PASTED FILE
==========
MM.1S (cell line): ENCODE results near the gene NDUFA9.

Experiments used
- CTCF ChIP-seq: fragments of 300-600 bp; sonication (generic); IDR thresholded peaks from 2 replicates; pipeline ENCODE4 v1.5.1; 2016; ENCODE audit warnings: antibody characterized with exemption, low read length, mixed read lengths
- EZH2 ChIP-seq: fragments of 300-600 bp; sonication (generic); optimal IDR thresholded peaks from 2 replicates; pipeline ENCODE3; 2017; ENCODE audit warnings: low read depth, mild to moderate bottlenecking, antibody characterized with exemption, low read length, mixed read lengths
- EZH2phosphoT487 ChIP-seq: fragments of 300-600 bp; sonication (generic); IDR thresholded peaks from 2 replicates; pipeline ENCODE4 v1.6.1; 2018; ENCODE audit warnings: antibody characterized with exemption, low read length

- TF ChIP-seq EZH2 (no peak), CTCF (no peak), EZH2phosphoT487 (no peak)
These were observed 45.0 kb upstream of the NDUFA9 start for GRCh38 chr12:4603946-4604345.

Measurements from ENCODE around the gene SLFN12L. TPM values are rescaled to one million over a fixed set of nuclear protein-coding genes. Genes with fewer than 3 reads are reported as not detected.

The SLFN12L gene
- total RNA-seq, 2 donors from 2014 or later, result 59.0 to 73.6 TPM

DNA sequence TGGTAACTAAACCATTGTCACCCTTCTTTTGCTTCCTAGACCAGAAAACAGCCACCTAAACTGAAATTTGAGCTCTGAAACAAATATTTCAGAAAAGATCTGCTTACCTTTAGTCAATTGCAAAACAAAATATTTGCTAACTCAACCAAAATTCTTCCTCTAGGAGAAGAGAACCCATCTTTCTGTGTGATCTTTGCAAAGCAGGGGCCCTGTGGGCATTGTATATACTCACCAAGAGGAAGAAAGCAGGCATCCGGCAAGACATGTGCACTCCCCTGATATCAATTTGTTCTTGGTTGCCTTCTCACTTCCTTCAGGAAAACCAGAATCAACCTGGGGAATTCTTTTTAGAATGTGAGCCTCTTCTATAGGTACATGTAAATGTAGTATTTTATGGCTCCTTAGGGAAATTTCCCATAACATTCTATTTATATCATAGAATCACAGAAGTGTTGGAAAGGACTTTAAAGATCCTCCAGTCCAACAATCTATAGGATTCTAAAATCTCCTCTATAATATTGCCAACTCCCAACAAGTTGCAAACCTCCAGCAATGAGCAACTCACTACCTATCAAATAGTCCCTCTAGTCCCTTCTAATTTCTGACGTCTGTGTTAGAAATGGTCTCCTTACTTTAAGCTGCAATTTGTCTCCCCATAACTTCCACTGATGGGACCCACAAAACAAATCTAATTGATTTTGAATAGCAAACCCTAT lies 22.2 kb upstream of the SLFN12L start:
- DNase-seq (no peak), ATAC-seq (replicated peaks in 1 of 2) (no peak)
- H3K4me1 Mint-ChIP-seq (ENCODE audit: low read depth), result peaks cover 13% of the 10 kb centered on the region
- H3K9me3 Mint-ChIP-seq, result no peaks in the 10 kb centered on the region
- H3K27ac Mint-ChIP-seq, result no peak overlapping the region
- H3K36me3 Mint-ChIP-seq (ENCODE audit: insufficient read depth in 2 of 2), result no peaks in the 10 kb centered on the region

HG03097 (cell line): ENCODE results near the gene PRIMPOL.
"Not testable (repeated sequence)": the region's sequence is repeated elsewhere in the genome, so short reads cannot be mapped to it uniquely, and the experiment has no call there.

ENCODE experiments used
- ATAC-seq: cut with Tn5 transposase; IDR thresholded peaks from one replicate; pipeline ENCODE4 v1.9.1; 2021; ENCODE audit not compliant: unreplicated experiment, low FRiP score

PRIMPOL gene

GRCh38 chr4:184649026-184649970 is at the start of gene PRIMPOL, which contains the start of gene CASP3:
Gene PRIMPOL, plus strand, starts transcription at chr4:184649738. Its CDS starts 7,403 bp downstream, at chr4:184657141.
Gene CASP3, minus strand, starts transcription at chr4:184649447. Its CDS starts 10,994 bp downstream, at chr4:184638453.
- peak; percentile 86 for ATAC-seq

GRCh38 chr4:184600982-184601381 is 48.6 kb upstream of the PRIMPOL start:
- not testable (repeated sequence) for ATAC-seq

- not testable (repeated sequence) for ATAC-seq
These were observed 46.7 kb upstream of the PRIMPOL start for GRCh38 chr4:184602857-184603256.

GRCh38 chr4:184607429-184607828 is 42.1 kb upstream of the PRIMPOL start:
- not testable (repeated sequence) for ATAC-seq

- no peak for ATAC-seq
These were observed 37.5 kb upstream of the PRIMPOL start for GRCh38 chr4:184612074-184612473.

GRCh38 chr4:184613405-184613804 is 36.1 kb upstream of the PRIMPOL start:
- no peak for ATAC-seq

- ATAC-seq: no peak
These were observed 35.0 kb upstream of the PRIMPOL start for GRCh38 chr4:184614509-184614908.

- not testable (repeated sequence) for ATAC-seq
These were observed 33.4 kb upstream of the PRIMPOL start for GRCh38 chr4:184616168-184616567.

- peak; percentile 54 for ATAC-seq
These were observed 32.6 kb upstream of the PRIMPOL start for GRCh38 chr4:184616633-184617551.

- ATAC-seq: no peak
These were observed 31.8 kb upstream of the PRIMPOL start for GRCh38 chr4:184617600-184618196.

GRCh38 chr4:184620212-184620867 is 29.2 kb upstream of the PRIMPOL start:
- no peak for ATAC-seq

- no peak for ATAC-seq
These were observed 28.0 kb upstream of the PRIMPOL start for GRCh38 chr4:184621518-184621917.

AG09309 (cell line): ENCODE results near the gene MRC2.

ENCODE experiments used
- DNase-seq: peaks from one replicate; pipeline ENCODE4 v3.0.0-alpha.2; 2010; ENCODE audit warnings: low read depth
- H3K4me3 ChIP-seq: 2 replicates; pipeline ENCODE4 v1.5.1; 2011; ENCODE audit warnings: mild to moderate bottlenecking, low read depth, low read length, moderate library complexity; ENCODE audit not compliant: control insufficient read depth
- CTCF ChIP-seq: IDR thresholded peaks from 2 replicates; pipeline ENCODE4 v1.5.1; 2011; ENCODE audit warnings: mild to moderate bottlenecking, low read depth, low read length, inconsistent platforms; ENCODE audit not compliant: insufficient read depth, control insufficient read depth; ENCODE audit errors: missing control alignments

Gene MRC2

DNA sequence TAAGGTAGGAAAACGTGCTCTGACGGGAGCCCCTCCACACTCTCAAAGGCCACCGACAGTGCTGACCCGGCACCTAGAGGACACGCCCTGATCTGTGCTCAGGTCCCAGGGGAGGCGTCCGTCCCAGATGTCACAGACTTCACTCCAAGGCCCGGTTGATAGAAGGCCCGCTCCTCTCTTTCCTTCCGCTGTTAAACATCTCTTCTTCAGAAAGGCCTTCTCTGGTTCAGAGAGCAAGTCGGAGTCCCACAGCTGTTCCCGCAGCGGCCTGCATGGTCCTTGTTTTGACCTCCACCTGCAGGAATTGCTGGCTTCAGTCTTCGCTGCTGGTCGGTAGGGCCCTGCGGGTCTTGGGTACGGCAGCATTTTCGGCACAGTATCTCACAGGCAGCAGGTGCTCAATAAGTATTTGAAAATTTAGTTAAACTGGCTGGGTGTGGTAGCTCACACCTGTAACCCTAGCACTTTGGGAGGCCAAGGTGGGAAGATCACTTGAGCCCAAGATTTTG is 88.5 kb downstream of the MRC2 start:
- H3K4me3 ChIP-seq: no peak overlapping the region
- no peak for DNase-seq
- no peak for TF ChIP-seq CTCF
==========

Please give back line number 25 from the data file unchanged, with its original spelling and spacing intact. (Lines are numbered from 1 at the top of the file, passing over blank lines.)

- peak; percentile 86 for ATAC-seq